By Peter Russell

Here's a great pub yarn where you can win a beer or two. Imagine telling your mates that one of the world's most famous photographers, Helmet Newton, worked in Shepp in the orchards. Then wait until they've taken the bait and win your beer.

Newton is best known for photographic excellence, working for fashion magazines like Vogue for years. He was also "the" photographer to the stars. He shot The Stones, Jim Morrison, The Police, DiCaprio, Mickey Rourke, David Bowie and more. Much more.

He was so well regarded that many hosted him at their homes, where he preferred to light and shoot in situ without the need for a permanent studio.

He also carved a career in erotic photography, shot mostly in black and whites for coffee table books. Authentic prints from his collection sell for huge amounts. Some test sheet prints of Bowie are expected to make 22,000 pounds at auction this year.

Rewind 20 years, and in 1946 he was released from his illegal alien status with 100 pounds and so began his career as a photographer. Here in Australia.

He scored some work shooting for Shell Petroleum and won some fashion work for Vogue Australia. Once he got a byline, for him, that was pure gold, as he came to notice by Vogue's European and American editors.

So began the stellar career of Helmet Newton, one of the most prolific and creative photographers of the 20th century.

He had landed in Australia as Helmut Neustaedter (He later changed his name to Newton by deed poll) with a boat load of German-Jews who were placed into internment. He was held at number 3 Camp, C Compound (Bachelor's Group) and was to remain there for nearly sixteen months.

At Tatura the internees entertained themselves as best they could – the food was good and plentiful, the guards ‘kindness personified’, but after the daily two hours duty cleaning latrines, Newton was free to sit in the sun, read and amuse himself.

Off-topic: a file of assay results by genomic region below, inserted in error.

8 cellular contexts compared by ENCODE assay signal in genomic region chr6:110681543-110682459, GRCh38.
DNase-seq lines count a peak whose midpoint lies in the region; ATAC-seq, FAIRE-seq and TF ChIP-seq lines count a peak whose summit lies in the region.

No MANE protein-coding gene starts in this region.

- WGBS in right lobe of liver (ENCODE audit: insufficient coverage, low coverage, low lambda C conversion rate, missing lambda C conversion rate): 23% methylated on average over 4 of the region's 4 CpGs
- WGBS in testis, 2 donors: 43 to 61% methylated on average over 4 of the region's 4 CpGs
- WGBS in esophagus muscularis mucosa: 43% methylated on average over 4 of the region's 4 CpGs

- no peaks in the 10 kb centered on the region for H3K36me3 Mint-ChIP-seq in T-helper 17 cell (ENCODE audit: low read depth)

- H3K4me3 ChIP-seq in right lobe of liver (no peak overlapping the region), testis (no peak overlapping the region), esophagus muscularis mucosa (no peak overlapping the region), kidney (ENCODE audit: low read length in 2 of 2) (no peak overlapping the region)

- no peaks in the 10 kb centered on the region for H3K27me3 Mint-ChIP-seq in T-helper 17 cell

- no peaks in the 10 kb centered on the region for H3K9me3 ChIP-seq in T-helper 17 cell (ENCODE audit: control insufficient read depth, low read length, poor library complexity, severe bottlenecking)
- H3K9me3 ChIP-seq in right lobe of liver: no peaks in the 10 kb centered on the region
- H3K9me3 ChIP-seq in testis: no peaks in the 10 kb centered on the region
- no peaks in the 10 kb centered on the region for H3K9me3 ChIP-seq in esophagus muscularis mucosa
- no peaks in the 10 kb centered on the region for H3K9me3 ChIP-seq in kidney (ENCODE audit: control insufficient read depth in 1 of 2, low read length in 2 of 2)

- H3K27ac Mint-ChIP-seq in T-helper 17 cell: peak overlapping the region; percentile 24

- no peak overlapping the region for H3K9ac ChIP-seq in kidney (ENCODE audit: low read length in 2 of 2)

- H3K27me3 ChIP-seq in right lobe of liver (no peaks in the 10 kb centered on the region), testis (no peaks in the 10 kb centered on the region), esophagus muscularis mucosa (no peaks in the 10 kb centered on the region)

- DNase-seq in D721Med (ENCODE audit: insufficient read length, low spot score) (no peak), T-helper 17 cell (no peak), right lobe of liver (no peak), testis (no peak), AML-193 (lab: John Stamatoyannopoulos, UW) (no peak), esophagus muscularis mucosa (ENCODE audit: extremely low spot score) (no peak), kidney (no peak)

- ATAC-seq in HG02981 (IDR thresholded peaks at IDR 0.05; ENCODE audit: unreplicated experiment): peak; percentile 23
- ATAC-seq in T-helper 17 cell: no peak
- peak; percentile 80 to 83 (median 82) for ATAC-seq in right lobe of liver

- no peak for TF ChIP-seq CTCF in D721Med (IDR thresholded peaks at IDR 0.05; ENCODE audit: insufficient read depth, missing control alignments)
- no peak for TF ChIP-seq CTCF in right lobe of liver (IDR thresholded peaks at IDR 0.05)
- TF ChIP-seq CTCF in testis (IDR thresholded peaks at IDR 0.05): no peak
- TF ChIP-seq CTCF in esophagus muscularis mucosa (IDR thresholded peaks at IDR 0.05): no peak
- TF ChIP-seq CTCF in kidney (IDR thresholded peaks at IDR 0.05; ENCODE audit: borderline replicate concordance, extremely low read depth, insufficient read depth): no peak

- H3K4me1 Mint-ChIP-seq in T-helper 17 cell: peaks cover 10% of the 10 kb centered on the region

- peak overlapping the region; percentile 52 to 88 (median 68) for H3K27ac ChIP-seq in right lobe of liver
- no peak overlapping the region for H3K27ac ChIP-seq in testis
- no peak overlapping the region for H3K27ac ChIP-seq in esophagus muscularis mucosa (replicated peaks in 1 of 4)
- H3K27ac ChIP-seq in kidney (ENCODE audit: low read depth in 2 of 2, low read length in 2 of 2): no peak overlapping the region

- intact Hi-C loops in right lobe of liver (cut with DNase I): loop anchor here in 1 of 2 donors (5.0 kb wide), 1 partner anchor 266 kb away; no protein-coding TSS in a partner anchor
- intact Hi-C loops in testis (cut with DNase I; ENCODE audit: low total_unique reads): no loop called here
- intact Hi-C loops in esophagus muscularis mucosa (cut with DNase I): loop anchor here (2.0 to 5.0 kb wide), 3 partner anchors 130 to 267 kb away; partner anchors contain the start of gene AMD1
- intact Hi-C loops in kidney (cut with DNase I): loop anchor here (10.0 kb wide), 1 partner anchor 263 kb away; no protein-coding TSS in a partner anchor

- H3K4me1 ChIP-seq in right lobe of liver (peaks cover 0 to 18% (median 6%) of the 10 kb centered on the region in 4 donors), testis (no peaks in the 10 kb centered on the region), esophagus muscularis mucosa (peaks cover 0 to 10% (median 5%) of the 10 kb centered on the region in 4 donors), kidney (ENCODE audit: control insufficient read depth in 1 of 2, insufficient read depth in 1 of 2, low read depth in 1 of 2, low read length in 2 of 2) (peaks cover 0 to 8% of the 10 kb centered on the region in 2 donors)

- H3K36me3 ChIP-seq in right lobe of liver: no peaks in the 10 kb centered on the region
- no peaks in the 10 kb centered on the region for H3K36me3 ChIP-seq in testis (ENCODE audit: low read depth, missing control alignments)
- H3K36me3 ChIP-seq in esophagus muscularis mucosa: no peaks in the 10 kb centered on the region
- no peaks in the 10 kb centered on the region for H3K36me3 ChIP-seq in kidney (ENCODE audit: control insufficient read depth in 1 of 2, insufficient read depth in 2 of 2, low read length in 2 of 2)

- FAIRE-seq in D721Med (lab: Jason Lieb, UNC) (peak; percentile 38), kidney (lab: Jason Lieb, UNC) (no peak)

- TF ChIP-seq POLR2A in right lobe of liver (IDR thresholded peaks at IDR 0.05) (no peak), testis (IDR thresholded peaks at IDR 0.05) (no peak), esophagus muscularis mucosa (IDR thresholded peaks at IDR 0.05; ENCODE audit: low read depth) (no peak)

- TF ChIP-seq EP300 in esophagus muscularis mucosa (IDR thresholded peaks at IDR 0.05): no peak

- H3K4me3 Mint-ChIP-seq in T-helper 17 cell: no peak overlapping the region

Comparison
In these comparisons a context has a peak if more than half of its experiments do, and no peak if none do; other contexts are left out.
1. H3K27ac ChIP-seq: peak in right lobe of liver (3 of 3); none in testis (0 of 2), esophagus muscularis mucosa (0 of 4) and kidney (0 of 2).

‘Time seemed to drag on forever and ever, monotonously’. The tedium of internment was relieved after nearly eighteen months when the internees were released for war work as ‘refugee aliens’.

This new policy, a reflection of the gravity of manpower shortages after the entry of Japan into the war in December 1941, was announced by the Army Minister (Forde) on 21 January 1942.

Within a week, Newton and 122 other volunteers left camp to work as fruit pickers near Bendigo, Shepparton, Kyabram and other country towns. The volunteers were allotted to rural employers who assumed responsibilities for their living conditions and rates of pay set down by the Victorian government.

One group of the volunteers was trucked to Shepparton Canning factory where, in a ‘slave auction’ scenario, about fifty local orchardists selected teams to be billeted and work on their properties.

Newton was one of five or six who worked happily and, apparently, profitably, even establishing a close relationship with their host and entertaining the farmer and his daughter ‘Sunshine’ at sing-songs in the farmhouse.

There was sufficient trust for an empty house on the property to be made available as living quarters, with occasional Saturday nights being spent at the Shepparton Hotel with the luxury of hot baths and a ‘real bed’.

This civilian service was shortly replaced by a military regime when the Eighth Australian Labor Company was formed, 7 April 1942, as part of the AMF. On that day the initial intake of 407 men from Shepparton arrived at the Reception Camp at Caulfield Racecourse. Newton took the oath, was photographed and taken ‘on strength’ the following day. Another internee who had joined the Company described the atmosphere that prevailed: Everybody was 'happy', smiling, in the best of spirits, we jumped to the roll calls willingly. The Singapore refugees were with us, with a jazz band with instruments, which used to play at a nightclub in Singapore. There was no barbed wire, no guards, officers and soldiers, nothing but friendliness

At the end of the war Newton had written to his mother about his love of Australia: ‘I adore the people. I love the country’.

The lure of fame and fortune would take him to Europe and America where he carved out a career becoming one of the most sought after photographers of the time.

His original works still command high figures. His Australian work is mostly lost, but there are a few examples in his autobiography.

He died aged 83, January 2004, in a car crash in Los Angeles.

Click Here to visit the Tatura Museum website

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